I’ve read so many books over the years, it’s a wonder how some of them still stick out in my memory. They have nothing in common, except for being set in our own world, dealing with problems and characters that could be real. Here are my top four choices, all of which are very easy to come by:
About A Boy by Nick Hornby
Will is a man who acts more like a boy. Meanwhile, Marcus is a boy too mature for his age. In this case, Hornby moves off his preferred first person to a limited omniscient point of view, streaming the thoughts of the two main characters as their very different and separate lives collide and intertwine. The author interprets the characters’ thoughts in a way that has you nodding in understanding. The last third of this comedy-drama is very different to that of the film based on it.
Rebecca by Daphne Du Maurier
The unnamed persona marries rich Maximilian de Winter, knowing solely that he is the owner of a beautiful mansion and that his first wife died a tragic death. She is taken to rule over the estate of Manderley, little knowing the secret that will soon start to haunt her every day. This is a chilling though fictional account that will keep you in suspense throughout. Interestingly, this gothic romance was turned into a film in 1940, directed by Alfred Hitchcock.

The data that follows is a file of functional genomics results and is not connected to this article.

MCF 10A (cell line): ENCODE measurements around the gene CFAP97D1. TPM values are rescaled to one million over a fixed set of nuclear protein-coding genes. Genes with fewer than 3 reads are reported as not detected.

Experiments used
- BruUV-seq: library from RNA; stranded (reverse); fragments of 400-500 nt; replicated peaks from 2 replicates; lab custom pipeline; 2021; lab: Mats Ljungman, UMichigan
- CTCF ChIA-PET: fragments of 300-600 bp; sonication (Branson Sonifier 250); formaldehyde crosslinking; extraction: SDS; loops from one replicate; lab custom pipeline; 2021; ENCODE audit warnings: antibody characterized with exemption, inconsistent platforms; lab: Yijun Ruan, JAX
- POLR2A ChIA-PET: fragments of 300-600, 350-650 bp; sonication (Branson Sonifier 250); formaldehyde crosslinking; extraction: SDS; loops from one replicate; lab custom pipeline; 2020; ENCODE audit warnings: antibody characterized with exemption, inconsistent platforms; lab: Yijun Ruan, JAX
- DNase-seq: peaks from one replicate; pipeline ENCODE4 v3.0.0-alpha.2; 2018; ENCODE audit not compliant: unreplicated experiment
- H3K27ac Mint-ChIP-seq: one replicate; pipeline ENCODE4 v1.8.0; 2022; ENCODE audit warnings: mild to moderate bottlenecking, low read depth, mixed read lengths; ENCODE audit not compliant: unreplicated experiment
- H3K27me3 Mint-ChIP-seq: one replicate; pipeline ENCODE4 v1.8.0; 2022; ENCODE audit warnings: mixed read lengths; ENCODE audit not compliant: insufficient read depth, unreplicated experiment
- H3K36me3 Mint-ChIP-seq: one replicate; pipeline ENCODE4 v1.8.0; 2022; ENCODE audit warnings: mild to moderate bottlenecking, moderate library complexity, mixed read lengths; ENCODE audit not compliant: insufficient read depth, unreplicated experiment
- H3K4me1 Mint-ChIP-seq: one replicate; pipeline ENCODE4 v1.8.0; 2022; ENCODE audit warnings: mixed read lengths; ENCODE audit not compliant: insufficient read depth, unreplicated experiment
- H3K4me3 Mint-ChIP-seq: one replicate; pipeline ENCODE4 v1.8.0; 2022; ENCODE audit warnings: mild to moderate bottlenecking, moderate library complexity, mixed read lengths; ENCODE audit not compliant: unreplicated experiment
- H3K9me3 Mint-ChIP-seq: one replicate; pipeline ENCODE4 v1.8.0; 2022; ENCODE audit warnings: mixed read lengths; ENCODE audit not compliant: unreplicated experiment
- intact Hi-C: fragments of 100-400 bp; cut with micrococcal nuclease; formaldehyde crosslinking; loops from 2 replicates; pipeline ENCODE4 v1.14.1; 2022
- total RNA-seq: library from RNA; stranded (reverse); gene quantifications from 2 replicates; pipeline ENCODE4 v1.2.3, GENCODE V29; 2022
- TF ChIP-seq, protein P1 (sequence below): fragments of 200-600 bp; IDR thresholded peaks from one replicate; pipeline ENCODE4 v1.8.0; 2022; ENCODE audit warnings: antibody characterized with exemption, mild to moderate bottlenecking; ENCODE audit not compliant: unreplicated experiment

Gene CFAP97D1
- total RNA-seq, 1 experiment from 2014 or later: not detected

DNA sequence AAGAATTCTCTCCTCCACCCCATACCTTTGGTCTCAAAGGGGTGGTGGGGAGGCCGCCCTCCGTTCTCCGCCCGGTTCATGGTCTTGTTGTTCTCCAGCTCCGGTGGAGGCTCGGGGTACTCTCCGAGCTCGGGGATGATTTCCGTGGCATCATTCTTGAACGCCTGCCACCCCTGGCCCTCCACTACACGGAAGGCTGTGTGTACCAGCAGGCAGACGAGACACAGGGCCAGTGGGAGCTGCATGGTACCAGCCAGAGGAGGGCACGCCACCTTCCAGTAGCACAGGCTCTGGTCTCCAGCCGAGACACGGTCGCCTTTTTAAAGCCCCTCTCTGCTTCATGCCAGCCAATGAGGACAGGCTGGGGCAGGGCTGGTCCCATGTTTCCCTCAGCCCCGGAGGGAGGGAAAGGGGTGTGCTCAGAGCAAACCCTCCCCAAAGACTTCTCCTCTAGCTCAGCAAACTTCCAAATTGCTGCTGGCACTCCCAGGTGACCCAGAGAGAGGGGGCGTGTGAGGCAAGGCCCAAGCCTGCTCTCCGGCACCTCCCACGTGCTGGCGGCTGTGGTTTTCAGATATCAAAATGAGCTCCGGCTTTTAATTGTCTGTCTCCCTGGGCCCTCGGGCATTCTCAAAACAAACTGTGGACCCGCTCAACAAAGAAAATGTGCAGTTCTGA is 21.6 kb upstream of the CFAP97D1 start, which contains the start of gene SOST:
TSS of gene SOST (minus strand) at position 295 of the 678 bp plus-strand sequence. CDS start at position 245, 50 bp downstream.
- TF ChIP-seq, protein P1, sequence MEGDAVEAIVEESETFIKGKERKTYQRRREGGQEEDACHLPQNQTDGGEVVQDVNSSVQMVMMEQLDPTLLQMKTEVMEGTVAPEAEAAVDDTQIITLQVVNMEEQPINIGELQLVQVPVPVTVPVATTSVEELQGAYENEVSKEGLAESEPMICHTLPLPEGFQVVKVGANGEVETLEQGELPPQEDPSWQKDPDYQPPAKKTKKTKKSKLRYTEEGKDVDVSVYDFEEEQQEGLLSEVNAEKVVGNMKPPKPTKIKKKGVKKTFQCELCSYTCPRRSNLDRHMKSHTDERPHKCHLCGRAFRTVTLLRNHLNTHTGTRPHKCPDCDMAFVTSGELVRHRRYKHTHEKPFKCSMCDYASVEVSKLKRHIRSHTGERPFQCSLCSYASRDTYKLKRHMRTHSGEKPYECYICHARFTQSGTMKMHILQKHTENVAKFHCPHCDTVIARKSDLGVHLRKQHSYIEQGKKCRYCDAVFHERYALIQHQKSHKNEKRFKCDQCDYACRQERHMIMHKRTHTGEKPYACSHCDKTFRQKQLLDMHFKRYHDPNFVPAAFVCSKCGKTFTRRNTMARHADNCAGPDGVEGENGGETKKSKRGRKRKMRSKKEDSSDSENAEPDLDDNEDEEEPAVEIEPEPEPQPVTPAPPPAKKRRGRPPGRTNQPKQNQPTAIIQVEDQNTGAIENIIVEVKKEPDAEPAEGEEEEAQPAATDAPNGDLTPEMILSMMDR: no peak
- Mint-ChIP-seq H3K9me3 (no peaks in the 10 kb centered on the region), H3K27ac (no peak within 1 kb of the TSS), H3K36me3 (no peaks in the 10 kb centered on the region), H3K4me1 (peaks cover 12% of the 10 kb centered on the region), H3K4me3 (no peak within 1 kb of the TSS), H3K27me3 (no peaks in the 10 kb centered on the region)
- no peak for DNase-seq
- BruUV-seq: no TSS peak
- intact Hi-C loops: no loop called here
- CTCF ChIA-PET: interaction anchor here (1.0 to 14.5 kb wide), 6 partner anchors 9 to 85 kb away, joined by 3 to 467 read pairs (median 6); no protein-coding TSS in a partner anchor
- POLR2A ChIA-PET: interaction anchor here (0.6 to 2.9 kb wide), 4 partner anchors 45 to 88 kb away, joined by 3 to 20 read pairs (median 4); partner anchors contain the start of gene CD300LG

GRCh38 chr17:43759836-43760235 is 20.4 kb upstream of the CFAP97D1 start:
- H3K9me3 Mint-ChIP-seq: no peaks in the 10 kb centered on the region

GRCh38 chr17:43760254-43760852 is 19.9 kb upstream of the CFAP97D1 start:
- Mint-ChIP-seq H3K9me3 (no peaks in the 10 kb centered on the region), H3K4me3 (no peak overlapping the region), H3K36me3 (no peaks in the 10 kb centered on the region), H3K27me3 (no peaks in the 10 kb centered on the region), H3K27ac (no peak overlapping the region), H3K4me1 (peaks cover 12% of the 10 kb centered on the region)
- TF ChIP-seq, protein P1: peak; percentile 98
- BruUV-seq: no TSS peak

The Blue Hour by Kate Thompson
Maddie Godard is bored of her exhausting routine. When she tries something out of line to surprise her boyfriend Josh, the plan backfires and she gets more than she’s bargained for. Now, she must flee her cruel present and start anew, and a rural village in France seems just the place to escape to. This makes for good rereading, as it is more concerned with character development and feelings rather than the story itself, which is a deep kind of romance. You won’t mind meeting the characters all over again every time, despite knowing their fate already.
And Justice There Is None by Deborah Crombie
There’s present day Notting Hill – affluent and fashionable and in the novel, also shocked by the recent murder of a trophy wife. Meanwhile, there’s a 1960s side to the same place – a drug-infested slum area which also has a tale to tell. Crombie flits between two seemingly separate stories in one novel, bringing them together at the end in a fantastical yet reasonable explanation for the murder mystery that causes chaos for the characters. It’s a whodunnit above all other things, so not such a good book to go through more than once if you tend to remember details.